However, incidental contact with the general public is not precluded.
6. The claimant is unable to perform any past relevant work.
7. The claimant was born on XXXXX, 1975 and was 34 years old, which is defined as a younger individual age 18-49, on the alleged disability onset date.[2]
8. The claimant has at least a high school education and is able to communicate in English.
9. Transferability of job skills is not material to the determination of disability because using the Medical-Vocational Rules as a framework supports a finding that the claimant is "not disabled, " whether or not the claimant has transferable job skills.
10. Considering the claimant's age, education, work experience, and residual functional capacity, there are jobs that exist in significant numbers in the national economy that the claimant can perform.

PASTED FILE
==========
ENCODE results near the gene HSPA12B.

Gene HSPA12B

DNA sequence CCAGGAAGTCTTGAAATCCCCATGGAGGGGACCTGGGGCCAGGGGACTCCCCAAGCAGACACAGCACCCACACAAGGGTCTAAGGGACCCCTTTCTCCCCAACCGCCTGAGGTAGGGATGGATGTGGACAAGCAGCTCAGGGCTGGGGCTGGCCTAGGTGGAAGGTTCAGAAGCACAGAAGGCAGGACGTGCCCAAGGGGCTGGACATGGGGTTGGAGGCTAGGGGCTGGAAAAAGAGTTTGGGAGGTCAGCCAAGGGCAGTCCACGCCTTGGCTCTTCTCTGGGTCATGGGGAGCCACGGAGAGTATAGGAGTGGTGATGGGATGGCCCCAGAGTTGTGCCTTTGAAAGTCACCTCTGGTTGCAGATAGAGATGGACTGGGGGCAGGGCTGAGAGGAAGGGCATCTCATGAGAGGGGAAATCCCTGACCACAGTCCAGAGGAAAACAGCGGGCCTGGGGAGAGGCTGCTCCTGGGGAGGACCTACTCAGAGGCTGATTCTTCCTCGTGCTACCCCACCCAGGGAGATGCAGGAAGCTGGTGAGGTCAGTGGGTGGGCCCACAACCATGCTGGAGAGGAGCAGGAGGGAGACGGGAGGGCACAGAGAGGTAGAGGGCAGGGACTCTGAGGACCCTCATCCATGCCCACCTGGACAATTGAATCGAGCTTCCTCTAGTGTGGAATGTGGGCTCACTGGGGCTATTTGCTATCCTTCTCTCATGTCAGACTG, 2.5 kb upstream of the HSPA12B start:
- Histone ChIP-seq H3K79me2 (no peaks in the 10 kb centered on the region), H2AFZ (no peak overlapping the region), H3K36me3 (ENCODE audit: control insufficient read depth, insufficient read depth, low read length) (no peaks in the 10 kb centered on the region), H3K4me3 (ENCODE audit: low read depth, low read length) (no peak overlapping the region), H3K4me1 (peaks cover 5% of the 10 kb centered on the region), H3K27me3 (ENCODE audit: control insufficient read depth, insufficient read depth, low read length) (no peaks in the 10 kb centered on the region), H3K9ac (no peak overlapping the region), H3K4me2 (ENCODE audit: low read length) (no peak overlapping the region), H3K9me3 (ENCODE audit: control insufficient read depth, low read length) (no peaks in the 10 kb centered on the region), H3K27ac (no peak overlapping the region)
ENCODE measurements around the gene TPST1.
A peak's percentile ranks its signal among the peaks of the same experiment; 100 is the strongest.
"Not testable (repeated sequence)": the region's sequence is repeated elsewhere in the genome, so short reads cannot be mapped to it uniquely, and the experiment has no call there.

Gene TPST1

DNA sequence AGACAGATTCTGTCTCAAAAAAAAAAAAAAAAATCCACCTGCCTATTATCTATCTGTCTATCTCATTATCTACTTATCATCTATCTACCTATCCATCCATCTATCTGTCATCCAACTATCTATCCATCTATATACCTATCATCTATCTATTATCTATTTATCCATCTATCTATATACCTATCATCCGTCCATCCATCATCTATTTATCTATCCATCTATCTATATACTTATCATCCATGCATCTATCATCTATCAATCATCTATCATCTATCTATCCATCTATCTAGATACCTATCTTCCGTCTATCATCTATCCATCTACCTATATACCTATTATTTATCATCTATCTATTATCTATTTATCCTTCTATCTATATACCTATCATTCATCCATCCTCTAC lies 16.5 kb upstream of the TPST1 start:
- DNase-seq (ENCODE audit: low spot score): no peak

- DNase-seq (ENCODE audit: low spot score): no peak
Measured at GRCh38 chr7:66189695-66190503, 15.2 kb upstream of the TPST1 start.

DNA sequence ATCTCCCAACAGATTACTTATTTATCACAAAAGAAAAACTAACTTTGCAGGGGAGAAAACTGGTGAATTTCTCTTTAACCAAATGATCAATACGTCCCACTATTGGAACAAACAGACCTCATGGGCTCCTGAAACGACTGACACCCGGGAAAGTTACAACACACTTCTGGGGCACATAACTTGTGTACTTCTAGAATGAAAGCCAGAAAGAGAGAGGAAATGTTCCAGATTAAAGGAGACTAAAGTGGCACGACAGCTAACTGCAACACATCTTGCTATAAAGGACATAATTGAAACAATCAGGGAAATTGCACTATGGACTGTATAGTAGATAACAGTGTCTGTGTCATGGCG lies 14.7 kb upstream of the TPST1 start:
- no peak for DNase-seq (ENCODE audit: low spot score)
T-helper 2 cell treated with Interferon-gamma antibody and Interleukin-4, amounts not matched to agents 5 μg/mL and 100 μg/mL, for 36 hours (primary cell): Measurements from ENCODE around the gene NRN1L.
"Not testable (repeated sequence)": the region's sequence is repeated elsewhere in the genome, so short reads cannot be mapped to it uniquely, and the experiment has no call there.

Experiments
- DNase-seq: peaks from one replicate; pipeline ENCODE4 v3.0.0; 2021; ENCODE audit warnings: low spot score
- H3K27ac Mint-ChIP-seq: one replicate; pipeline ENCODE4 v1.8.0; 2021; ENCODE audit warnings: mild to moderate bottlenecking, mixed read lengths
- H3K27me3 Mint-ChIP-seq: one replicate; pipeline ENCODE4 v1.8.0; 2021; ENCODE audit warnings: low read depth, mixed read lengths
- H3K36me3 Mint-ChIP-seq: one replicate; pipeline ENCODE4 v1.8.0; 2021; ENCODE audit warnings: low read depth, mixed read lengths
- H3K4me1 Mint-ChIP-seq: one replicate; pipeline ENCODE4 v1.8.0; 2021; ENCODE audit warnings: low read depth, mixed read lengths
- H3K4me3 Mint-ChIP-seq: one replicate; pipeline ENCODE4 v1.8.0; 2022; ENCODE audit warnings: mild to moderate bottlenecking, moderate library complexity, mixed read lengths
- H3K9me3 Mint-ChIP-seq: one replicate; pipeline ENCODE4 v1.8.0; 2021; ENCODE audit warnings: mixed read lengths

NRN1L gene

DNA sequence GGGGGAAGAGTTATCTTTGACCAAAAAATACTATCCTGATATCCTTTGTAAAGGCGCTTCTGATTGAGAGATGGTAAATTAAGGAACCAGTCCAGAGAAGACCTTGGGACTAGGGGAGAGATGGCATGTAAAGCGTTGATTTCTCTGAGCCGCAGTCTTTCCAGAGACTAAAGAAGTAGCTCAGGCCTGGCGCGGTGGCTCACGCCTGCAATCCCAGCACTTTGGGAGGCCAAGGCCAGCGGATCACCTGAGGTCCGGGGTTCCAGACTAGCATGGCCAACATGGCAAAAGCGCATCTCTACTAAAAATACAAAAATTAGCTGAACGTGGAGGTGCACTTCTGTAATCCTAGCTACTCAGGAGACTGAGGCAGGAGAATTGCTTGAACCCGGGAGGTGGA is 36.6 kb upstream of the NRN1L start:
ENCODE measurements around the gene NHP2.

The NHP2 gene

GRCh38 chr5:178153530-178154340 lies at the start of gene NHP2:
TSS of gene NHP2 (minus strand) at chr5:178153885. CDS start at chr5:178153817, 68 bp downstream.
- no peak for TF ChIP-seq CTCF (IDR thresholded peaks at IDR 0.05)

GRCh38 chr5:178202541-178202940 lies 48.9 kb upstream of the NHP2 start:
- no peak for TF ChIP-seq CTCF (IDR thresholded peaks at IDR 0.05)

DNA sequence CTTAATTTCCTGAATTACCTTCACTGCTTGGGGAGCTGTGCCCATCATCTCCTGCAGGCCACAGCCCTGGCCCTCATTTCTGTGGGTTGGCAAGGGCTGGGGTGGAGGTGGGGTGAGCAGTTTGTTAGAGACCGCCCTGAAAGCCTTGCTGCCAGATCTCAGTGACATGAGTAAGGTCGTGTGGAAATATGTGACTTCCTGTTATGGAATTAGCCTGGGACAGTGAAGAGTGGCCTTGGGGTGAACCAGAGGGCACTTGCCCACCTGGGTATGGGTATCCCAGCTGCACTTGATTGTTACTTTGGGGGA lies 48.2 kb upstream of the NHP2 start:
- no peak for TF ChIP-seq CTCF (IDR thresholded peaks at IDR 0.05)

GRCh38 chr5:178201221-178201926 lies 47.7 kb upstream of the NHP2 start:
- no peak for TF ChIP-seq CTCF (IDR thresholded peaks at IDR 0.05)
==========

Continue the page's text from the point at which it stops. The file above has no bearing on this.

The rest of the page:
11. The claimant has not been under a disability, as defined in the Social Security Act, from April 1, 2009, through the date of this decision.

AR at 21-32.

VI. ISSUES ON APPEAL

The principal issues on appeal are:

1. Whether the ALJ erred in failing to properly consider the opinions of the examining providers in the record and to provide adequate explanation for not according those opinions greater weight. has a residual functioning capacity to perform light work, but with the ability to stand two hours in an eight hour workday.
3. Whether the ALJ erred in failing to comply with the rules in determining whether the Plaintiff's mental health impairments met a listing.

Dkt. 16 at 1-2.

VII. DISCUSSION

A. The ALJ's Evaluation of the Opinions of Dr. Gaffield and ARNP Chapman

Plaintiff contends the ALJ erred in rejecting the opinions of examining physician Gary Gaffield, D.O. and treating provider Grace Grime Chapman, FNP, [3] that plaintiff is limited to standing or walking less than two hours a day. Dkt. 16 at 3.